ayj values by 106 110.8 104.6 98.3 84.7 78.6 73.3 67.7 62.4 57.3 52.1
Loads below heavy line are for main members with Kl/r ratios between 120 and 200.
t Non-compact section; see discussion under Allowable Loads on Columns, General Notes.

AMERICAN INSTITUTE OF STEEL CONSTRUCTION

Fig. 7. Factors inserted in parentheses are


2Fa 12 FaBy Fa
# respectively
Fbx Fby ' ' OlTy

21
JANUARY/ 1964
14 * 16 ! i4'"x""'"T4Vfe. J
156 I S O 142 |J3fe||2T]lJ9 I I I 1 0 3 5>5 8T 1
Fa, l2F a 6 x Fa, -2RLBx
Ft, Fb Z2. Fb 2.-2. Fb Fb

1 1.85 4.92 0.91 1.82 5.IC 0.90 2.00 5.74, 0.9o


1 5 ! 1.73 4.^6 0.85 4.80 0.84 1.87. 5.28-
1.71 o,84J
20 1.75 4-68 o-79 r.72
4.93 0,78 \.73 4.93 0.78
2 5 1,60 4<2o 0.72 ! I-54- 4.33 o.lo 1.55 4.45- O.7o
I 3o 1.43 3-72 0.65"; 1.37 3-84 O.tZ 1.36 3.84 O.fcl

lo_ l,oz 2.76 o.47i 0.91 2.64 0,41,


Fzg. 2. Sample arrangement of factors for insert sheet

Try: 14 W 7 119 with KL = 18 ft section new bending factors which are designated mx
Select factors as shown in Fig. 1 or Fig. 2 under and my.
column group which includes 14 W 7 119. These new bending factors can be calculated for each
column shape and inserted at the bottom of the column
~ l . / Z ; : .^0.78
load tables. T h e derivation of mz and my follows.
F, 22 If bending occurs about the X X axis, the max-
imum allowable bending moment for a given shape
Check: By E q u a t i o n s (7a) a n d (7b) respectively, may be expressed as

aT 204.3 Mcx (in kip-in.) = Fbx Sx


= 1.11
x- P(Kl)2 204.3-21.0 If the section is compact, Fbx = 24 ksi, for A36 steel.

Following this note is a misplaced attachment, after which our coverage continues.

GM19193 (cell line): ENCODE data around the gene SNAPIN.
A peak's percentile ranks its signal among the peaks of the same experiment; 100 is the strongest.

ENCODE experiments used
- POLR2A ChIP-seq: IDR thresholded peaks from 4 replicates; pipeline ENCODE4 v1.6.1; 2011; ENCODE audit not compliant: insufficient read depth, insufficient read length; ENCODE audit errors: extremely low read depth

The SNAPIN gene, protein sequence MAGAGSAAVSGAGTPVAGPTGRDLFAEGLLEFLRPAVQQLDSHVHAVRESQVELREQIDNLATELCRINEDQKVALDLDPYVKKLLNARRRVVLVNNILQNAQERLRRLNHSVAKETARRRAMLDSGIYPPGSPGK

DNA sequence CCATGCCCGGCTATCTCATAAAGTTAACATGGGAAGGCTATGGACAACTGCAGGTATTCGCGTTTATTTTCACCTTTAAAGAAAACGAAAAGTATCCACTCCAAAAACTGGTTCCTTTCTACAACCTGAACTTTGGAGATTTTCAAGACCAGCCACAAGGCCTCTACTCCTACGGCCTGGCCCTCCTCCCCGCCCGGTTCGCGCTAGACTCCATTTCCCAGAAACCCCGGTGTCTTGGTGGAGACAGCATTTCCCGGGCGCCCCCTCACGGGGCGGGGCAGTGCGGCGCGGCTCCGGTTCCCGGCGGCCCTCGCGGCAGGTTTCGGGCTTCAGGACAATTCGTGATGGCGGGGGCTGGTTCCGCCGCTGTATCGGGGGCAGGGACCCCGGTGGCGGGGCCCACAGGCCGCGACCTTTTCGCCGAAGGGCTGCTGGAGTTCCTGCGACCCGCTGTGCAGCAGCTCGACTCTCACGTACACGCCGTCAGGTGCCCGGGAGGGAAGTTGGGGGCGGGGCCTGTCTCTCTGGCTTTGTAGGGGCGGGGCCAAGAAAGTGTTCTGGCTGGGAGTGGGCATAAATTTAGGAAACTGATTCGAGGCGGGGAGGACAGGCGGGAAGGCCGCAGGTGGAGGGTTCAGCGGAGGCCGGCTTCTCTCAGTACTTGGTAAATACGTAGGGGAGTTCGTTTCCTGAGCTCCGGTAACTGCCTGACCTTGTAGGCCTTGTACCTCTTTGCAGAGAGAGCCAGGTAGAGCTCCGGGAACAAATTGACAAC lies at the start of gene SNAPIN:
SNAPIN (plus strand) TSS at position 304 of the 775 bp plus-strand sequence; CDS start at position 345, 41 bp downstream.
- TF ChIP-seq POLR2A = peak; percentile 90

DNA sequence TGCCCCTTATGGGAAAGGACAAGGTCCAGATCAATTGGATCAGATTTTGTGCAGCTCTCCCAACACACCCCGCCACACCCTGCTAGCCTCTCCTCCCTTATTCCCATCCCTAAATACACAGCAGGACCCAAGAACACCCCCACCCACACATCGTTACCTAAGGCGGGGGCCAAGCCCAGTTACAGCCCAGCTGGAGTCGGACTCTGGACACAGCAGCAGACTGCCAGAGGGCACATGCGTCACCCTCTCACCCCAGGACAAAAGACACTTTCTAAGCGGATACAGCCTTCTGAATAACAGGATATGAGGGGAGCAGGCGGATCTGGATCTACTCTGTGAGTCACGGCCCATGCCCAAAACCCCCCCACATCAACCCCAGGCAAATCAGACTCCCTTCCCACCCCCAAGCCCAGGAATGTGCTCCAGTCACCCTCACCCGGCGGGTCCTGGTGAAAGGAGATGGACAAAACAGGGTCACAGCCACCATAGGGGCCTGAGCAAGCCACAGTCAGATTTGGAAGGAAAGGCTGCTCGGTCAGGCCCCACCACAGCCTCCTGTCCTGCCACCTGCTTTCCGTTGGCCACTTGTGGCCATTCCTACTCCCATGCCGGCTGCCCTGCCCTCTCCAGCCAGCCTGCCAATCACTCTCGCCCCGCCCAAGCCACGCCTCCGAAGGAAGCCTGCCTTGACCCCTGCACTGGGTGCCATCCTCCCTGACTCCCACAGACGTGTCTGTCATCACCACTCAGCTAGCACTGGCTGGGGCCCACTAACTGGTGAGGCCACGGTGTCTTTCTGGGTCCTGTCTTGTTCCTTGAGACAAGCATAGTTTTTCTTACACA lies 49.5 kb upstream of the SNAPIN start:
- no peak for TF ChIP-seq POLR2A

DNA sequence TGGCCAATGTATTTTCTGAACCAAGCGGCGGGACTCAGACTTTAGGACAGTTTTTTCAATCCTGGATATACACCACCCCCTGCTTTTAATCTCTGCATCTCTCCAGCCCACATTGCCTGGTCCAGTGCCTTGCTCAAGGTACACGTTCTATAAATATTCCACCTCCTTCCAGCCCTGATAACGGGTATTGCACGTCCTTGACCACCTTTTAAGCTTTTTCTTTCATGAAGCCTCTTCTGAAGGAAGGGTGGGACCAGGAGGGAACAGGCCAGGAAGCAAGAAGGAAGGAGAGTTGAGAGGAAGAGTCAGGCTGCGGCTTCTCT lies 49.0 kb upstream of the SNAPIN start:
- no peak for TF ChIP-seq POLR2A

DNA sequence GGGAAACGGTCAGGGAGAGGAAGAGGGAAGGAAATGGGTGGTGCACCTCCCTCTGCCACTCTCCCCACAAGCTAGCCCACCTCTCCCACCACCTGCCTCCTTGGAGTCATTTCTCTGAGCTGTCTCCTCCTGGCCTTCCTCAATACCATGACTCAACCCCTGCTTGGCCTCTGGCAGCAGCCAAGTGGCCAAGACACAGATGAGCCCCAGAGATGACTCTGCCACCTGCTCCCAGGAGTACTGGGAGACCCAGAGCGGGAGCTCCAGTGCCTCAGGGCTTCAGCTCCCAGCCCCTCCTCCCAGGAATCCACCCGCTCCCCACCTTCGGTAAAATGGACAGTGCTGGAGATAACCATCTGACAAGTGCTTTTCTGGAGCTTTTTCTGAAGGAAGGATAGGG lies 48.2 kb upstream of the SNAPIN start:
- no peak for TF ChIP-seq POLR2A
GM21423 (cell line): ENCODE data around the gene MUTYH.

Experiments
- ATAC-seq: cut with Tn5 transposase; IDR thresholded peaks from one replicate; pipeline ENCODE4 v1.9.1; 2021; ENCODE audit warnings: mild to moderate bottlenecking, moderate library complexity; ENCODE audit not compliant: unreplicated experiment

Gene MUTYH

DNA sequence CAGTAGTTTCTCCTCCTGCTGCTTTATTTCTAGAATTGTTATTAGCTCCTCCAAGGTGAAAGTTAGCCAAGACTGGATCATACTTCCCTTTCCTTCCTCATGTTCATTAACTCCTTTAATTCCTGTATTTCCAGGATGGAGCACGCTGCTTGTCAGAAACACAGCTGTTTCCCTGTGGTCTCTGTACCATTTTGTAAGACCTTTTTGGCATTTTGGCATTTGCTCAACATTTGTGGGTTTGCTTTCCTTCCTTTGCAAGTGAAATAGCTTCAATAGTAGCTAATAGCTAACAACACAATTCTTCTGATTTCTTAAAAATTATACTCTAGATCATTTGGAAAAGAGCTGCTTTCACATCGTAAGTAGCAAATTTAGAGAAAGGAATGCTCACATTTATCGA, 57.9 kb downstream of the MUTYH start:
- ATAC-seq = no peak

P + P' -- 450 + (1.72 X 142.5 X 0.85 In this case Lc must equal or exceed the effective length
X 1.11) ~ 681 kips {KL).
By Equation (7b),
Fbx_^x
p+Pf = (0.78 X 450) + (1.72 X 142.5) Mcx (in kip-ft) =
12
c^ 596 kips
Equation (7a) governs; therefore, enter T h e factor mx is defined as the reciprocal of Mcx
column Table I, find 14V\F136 with = \/Mcx = \2/{FhxSx).
allowable axial load good for 707 kips.
If Pa, in kips, represents the tabulated value given in
Use: 14V\F136 the column load tables for a particular column with a
given effective length (KL), in feet, Fa then equals PJA.
T h e method outlined will lead the designer to a
T h e ratio Fa/Fhx may be expressed as
very accurate approximation of the desired column
section; however, for final design purposes the column (PaSx)/(AMcx).
selected should be checked by a more accurate method.
T h e bending factor Bx, with respect to the X X
axis, is equal to A/Sx.
METHOD B With respect to the major axis, Equation (6), as it
T h e design methods using the interaction equations appears in the Manual, is written as
given on page 3-10 of the A I S C Manual provide an
P + P' = P + [BXMX {FJFhx)\
accurate check. Although these methods, using Equations
(6), (7a) and (7b) present a simplified, direct and logical For a particular shape, each of the terms in this